Cocoon

by Julia Pike

It began with the worms.

I saw the first one while on a run after work. It was hot out, humid and teetering on the brink of ninety, and I spotted the fuzzy shape inching across the asphalt. I slowed, glad for an excuse, and studied it. It was half the size of my pinky finger, woolly and speckled with white. I spotted another one as I walked to the dining hall for dinner, another the next morning on my way to work.

There were a dozen of us friends at school that summer, working at the Admissions Office or the library, doing research for professors or working on our theses. The pace of the town had slowed as college students flooded out after the year ended, but we had remained. We oozed through our days, swimming in the pond near school despite its ever-present sheen of sunscreen, drinking beer on the fields behind our dorm as the sun set, making out in various permutations on roofs and in tiny college-issue beds. We all noticed the worms around the same time. We thought they were sweet with their furry bodies and tiny eyes, and we avoided stepping on them as we walked on the paths or biked to work.

In the first week of July, the moths started to appear.

“Did you know that they liquefy in their cocoons?” a friend asked me.

I tried to picture this, building a house around myself only to turn to fluid inside it, emerging as something new, beautiful, winged.

“Do you think they remember it?” he asked. “Being liquid?”

*

At first, we related to them with bemusement, swatting them out of our hair with dramatic shrieks and making jokes about the End of Days. They clustered around tree trunks, rising in great flapping clouds if you came too close.

We thought that it would die down after that first week—“They’re born, they fuck, they die,” my friend told us—but it didn’t. The clouds around the trees grew thicker, even as the pale carcasses with their paper-like wings began to pile up on the paths.

We continued with our routines—why wouldn’t we? We listened to the same four songs on repeat, screaming the lyrics into the orange, darkening sky. We put our hands over our heads and ran inside, fleeing the summer thunderstorms that were coming more and more frequently. We snapped at one another, made the same jokes over and over, sighed smoke out of the dorm room windows. Still, the moths multiplied, exponential growth in the midst of our looping.

The moths were making it hard to give tours. Still, I persisted, walking backwards and swatting as I moved. One day, though, a moth flew directly into my open mouth. I choked and spit it out, but not before the feeling had been seared into my brain—wings in a too-small space, the taste of panic, a flapping on my tongue.

*

On the last day, we had a picnic. We took too-strong sangria, day-old dining hall sandwiches, and ice pops out to the football field. We threw a Frisbee that was bent out of shape and wobbled through the moth-flecked air, rested our heads in one another’s sweaty laps, drank until our teeth were stained purple. One boy ran, like he always did when he was drunk, and we watched his dark head bobbing off into the trees at the edge of the field.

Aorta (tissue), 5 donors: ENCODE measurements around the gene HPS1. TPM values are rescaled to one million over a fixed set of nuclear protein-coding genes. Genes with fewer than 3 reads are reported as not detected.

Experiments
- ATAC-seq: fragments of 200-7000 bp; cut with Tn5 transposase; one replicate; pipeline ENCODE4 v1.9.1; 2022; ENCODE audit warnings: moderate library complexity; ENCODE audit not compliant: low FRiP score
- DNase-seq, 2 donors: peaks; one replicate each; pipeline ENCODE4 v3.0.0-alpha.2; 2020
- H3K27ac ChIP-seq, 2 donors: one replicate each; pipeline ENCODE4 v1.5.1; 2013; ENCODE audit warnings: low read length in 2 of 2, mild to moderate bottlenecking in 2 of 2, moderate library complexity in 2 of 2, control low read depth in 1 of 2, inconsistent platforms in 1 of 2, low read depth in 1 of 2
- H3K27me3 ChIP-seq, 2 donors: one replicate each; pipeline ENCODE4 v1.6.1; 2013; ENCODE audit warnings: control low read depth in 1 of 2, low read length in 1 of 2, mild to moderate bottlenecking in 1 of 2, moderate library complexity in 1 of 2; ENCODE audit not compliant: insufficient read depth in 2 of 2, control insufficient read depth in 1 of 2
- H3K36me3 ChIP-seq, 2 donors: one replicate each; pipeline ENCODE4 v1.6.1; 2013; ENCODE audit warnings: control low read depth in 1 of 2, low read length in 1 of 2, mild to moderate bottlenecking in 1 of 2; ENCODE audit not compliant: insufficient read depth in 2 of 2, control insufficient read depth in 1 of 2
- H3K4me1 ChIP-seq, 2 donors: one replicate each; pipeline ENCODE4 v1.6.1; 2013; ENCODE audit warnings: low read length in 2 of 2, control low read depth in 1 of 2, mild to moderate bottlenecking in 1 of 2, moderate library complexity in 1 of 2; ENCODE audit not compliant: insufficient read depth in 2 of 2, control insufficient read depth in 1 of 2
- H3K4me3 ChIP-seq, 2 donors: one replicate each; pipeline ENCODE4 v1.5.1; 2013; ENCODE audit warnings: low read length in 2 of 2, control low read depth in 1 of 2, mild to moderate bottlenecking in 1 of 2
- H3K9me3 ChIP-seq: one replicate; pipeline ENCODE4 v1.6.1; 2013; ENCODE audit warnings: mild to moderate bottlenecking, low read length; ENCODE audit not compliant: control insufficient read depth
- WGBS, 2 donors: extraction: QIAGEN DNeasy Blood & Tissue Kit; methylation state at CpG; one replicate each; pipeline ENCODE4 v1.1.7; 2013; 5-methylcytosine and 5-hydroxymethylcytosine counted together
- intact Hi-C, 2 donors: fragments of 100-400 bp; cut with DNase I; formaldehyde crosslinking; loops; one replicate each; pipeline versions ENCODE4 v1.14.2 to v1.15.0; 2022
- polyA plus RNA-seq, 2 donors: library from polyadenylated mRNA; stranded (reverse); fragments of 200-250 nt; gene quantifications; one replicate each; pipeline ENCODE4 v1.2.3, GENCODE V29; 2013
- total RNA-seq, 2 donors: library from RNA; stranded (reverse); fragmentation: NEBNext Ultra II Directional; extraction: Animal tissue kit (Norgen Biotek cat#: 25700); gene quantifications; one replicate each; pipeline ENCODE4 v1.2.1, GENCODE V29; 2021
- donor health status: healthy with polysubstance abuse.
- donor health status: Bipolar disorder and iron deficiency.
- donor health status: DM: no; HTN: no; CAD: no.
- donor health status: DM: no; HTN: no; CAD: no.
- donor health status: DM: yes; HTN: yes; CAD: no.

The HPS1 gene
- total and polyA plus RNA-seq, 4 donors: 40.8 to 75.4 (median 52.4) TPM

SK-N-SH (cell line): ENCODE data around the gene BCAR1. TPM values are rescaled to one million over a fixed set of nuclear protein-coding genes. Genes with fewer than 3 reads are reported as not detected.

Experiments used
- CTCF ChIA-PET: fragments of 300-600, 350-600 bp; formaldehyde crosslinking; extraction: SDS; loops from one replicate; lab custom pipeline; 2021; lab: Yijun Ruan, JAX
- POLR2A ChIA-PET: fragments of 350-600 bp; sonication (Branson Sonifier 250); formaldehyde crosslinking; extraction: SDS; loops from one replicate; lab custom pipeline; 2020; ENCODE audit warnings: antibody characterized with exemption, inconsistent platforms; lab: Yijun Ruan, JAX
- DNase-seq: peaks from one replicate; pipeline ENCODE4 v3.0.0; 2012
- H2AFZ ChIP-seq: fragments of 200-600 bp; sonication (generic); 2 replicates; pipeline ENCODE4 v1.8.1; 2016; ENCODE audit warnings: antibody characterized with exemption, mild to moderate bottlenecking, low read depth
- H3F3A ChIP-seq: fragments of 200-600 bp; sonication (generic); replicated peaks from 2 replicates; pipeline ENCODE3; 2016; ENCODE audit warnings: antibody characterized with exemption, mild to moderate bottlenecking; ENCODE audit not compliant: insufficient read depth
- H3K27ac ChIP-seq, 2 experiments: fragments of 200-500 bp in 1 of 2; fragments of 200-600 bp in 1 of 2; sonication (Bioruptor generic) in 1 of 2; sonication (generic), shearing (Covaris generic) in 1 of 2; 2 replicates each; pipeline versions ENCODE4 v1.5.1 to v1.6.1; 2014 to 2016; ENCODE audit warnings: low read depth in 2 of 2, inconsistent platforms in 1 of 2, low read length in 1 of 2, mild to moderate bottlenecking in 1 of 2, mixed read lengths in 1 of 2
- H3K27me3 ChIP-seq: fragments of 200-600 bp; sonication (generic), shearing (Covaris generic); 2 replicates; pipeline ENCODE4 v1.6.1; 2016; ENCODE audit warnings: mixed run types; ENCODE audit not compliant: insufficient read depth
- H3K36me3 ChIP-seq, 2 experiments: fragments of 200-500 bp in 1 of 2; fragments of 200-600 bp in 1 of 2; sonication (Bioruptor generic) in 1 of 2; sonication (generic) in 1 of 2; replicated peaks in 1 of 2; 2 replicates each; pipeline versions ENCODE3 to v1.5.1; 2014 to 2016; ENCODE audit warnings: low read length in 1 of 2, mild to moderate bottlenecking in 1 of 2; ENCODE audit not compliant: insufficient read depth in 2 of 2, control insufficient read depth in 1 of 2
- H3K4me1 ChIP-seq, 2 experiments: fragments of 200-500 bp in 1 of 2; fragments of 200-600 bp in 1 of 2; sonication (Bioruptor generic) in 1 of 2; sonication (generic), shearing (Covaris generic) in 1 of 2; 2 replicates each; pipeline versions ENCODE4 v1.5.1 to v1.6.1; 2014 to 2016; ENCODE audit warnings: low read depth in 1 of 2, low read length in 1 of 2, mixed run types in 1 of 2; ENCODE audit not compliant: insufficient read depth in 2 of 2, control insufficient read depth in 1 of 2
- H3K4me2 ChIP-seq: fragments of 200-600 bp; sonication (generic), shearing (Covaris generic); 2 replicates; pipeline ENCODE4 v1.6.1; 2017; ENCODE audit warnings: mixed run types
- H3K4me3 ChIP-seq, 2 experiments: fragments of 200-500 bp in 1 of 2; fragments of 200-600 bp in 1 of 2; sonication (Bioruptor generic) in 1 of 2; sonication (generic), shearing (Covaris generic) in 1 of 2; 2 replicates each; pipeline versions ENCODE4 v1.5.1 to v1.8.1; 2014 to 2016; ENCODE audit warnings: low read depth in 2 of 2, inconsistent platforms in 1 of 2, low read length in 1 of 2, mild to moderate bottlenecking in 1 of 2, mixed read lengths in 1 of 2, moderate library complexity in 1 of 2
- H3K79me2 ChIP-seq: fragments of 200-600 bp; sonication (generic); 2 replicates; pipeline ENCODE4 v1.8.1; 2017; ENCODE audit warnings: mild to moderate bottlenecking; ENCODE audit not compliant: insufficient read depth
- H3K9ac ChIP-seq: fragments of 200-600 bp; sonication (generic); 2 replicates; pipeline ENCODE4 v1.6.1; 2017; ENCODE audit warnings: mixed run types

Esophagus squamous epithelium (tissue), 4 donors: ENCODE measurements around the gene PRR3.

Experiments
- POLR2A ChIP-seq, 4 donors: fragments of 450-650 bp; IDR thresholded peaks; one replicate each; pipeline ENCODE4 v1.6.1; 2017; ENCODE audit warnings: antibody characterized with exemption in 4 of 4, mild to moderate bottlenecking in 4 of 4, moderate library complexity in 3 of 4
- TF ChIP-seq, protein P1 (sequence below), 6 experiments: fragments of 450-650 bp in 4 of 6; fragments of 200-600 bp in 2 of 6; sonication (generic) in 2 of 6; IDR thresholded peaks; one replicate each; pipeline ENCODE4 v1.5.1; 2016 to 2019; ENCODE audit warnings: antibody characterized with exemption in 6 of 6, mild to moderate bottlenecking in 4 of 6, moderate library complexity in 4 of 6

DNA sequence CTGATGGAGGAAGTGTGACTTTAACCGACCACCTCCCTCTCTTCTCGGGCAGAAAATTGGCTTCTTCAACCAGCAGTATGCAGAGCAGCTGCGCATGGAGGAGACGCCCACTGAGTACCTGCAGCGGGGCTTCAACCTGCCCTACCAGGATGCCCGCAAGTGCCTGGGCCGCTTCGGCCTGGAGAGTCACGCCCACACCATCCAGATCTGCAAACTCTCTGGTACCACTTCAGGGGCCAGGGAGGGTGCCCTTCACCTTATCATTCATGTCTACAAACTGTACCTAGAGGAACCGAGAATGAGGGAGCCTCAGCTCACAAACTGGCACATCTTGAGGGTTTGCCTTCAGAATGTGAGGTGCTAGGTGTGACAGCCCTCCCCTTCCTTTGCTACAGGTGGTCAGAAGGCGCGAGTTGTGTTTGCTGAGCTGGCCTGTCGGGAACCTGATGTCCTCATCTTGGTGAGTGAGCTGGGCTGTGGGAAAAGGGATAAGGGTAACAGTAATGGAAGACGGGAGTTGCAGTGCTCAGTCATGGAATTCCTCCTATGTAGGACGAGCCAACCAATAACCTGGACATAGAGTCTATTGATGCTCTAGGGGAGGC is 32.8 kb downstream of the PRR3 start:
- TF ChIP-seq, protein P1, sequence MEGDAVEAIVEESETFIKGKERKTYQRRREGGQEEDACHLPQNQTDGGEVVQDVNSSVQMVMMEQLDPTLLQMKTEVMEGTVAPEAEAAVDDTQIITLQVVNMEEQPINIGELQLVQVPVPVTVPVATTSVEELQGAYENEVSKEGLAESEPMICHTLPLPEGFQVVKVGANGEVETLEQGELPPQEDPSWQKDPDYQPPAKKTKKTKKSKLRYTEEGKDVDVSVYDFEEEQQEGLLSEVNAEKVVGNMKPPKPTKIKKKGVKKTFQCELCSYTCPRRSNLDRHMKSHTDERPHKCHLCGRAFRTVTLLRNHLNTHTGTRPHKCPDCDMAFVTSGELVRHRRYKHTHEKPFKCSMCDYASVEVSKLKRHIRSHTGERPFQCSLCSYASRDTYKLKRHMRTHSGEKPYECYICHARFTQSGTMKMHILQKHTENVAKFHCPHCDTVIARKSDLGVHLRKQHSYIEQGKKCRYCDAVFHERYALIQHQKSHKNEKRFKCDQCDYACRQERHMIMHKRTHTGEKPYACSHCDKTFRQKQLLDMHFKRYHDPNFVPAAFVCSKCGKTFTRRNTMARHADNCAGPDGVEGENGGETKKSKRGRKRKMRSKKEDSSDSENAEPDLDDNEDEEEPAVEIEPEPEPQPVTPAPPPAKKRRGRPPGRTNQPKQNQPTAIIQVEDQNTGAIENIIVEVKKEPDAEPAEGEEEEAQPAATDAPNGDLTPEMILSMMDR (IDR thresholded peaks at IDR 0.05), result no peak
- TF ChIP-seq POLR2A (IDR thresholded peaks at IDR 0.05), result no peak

When the moths came, we realized that we’d been expecting it all along.

But when they arrived, they did it in a more spectacular fashion than we’d anticipated. They committed to their performance of catastrophe. At first it was a small fluttering, a couple dozen of them executing arabesques through the twilight air—the intro. Then, suddenly, it was torrential. They were a rush, a pale wave. The sky disappeared under the weight of all those wings. I heard someone scream near me, but it was as if she was screaming through sheets hung out to dry in the sun, faint and muffled. The moths were in my hair, beating and tangling in the strands. I closed my mouth but not before I felt that familiar taste of flapping panic on my tongue. I brought my hands up to my face, plugged my ears and nose with my fingers, but I could still feel thousands of insistent wings against my skin, still hear screaming.

I didn’t know how long it lasted, but after a time I became aware of a new noise. It was a sound like someone dropping paper packets of sugar all around me—a shaking, a quiet thwack. The pattering at my skin lessened, but I stayed as I was, crouched and plugged up. It was only when I heard the others talking that I unclenched, feeling my joints screech and whine. I opened my eyes.

It had snowed in July, the moths’ suddenly-dead bodies like a flurry of flakes. The shapes of everything—the trees, my friends’ figures, the once-red plastic cups—we all softened, blurred. We stood up and wandered around, children of summer unused to this winter of carcasses.

It was the first die-off.

This was before the rest of it, before the water crises, the Climate Wars, the infestations that made the moths look quaint. We were young and ignorant then, liquid in our cocoons, the potential for anything fluid and shifting inside us.

Julia Pike is a senior English Major at Amherst College, currently working on a novella for her thesis. Her work has previously been published in The Common and Two Thirds North. She is from Brooklyn, New York. 
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